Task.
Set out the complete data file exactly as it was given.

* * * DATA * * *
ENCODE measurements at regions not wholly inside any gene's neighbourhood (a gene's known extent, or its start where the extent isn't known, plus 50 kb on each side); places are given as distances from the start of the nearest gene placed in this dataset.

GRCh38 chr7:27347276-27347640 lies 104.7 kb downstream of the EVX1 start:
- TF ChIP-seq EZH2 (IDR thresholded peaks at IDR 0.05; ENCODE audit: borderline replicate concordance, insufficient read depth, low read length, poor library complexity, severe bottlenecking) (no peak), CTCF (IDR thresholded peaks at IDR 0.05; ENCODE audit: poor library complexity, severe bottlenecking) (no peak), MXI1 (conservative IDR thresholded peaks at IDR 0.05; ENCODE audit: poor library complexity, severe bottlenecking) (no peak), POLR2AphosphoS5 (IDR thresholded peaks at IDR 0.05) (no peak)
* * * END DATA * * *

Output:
ENCODE measurements at regions not wholly inside any gene's neighbourhood (a gene's known extent, or its start where the extent isn't known, plus 50 kb on each side); places are given as distances from the start of the nearest gene placed in this dataset.

GRCh38 chr7:27347276-27347640 lies 104.7 kb downstream of the EVX1 start:
- TF ChIP-seq EZH2 (IDR thresholded peaks at IDR 0.05; ENCODE audit: borderline replicate concordance, insufficient read depth, low read length, poor library complexity, severe bottlenecking) (no peak), CTCF (IDR thresholded peaks at IDR 0.05; ENCODE audit: poor library complexity, severe bottlenecking) (no peak), MXI1 (conservative IDR thresholded peaks at IDR 0.05; ENCODE audit: poor library complexity, severe bottlenecking) (no peak), POLR2AphosphoS5 (IDR thresholded peaks at IDR 0.05) (no peak)